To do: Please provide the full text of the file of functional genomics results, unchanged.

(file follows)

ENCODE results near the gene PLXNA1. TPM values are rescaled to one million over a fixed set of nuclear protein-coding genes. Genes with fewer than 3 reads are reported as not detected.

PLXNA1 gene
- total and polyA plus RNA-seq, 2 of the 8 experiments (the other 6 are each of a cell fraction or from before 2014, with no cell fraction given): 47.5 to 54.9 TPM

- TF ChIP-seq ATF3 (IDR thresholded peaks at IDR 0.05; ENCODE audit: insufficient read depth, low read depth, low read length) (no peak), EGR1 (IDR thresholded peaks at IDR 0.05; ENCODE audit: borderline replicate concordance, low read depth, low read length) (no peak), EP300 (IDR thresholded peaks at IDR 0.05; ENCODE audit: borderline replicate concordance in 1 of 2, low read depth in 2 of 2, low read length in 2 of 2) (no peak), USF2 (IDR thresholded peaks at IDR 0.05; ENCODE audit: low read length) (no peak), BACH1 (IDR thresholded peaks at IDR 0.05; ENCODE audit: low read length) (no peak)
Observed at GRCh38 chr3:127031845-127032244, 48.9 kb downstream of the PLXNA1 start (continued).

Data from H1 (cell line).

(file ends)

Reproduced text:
ENCODE results near the gene PLXNA1. TPM values are rescaled to one million over a fixed set of nuclear protein-coding genes. Genes with fewer than 3 reads are reported as not detected.

PLXNA1 gene
- total and polyA plus RNA-seq, 2 of the 8 experiments (the other 6 are each of a cell fraction or from before 2014, with no cell fraction given): 47.5 to 54.9 TPM

- TF ChIP-seq ATF3 (IDR thresholded peaks at IDR 0.05; ENCODE audit: insufficient read depth, low read depth, low read length) (no peak), EGR1 (IDR thresholded peaks at IDR 0.05; ENCODE audit: borderline replicate concordance, low read depth, low read length) (no peak), EP300 (IDR thresholded peaks at IDR 0.05; ENCODE audit: borderline replicate concordance in 1 of 2, low read depth in 2 of 2, low read length in 2 of 2) (no peak), USF2 (IDR thresholded peaks at IDR 0.05; ENCODE audit: low read length) (no peak), BACH1 (IDR thresholded peaks at IDR 0.05; ENCODE audit: low read length) (no peak)
Observed at GRCh38 chr3:127031845-127032244, 48.9 kb downstream of the PLXNA1 start (continued).

Data from H1 (cell line).